me as “good” to others, (goodness is morally subjective, goodness is
not a material pursuit, nor is goodness objectively malleable.
)
as her way of furthering her control over me, but my Mother’s ways
have not always been best for me as they, harmed me as I aged while she expects me to “be a man.” despite the stereotypical gender role of Black
manhood, i rarely casted doubt and probed what being a man, being
Black, and “masculine” meant to me ontologically. from me acting
stubbornly and manipulative, defeatist, even through the slightest
difficulties as I aged, it was as if my anger could not be explained
in a concrete way to express how lost i’ve been. i had grown up
spoiled, abused with recurring pains of my domestic abuse as a
teenage boy, that, my father caused me, the same recurring pains
that have a psychobiographical interrelationship with my being
shielded from the world: a loss of my personhood, and a loss of
Black cultural understanding i had been grotesquely whitewashed,
feeling that this sociocultural cue pulled me further away from the
Black community, as I have misinterpreted that being Black is not
something i do; being Black is something i have always been. growing
up with a strict parent, who is a Haitian immigrant, who did much good
in raising me as she and my aunts were subject to the misogyny and physical abuse my dictatorial grandfather put them through. My mother wanted a better life for herself and I, as being in Haiti, she could not manage her life economically. growing up with a strict parent, Mother did what she had to do, but what of the way I was raised? i am inclined to continue investigating why i do what i do:— why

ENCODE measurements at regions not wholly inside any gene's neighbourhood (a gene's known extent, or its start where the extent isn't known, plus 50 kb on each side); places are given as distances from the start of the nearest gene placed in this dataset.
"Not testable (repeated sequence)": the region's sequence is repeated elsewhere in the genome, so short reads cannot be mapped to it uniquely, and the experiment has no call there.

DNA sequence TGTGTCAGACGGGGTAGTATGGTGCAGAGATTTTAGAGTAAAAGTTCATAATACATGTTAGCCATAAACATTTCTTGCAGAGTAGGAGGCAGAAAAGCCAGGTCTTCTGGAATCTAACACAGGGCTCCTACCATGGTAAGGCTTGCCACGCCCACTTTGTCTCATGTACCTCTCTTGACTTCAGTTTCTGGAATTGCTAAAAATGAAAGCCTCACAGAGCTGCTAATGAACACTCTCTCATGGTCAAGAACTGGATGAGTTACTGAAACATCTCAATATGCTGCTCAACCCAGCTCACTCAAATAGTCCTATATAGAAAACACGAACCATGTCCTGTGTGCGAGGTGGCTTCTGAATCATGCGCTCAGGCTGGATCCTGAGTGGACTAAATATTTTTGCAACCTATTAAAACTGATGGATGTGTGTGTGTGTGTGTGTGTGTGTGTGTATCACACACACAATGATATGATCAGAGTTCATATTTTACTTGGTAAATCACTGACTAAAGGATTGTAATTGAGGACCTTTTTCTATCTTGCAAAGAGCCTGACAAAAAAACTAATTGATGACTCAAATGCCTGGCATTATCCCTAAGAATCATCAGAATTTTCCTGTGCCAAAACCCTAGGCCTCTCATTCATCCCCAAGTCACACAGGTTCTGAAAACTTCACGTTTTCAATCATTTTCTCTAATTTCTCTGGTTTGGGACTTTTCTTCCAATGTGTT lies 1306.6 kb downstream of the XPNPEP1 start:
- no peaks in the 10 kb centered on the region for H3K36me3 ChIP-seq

i behave like i behave why i was passive-aggressively stubborn during that
trip in Florida, why i am in love with Life, but often afraid of living,
disgusted with the countless atrocities done by humankind,
why my paranoia and hypersensitive fear deters me to avoid wanting to enjoy
anything without thinking something might go wrong, why i have been
teased for not flaunting my experiences, why i have never excelled at a sport,
why i have unrepentantly assumed i am good at nothing, why i am a inquiring ideologue
of impractical worlds, situations, and outcomes that have been euphoric and picturesque of humans who
love one another for their differences—and not for capital gain, humans who do not kill for
capital, humans who do not kill when they themselves have been in pain, and humans who do not the impoverished, and disenfranchised, the secular and atheistic, the schizophrenic and psychotic, the depressed, existentially sapped, and anxiety-ridden.
growing up with strict parents, or growing up with a strict parent, whose inward pain
convinces the individual to ruthlessly self-shame because being sheltered makes them
feel like their lives are mistakes and whose gullibility and rebellion cannot be tamed
leads them to believe they have been cognitively unfit to survive in this world. The more i become aware that being sheltered and spoiled has
exacerbated my personal and social life, at least, i’m still alive, doing what i can to be appreciated and recognized.





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This article has not been reviewed by Odyssey HQ and solely reflects the ideas and opinions of the creator.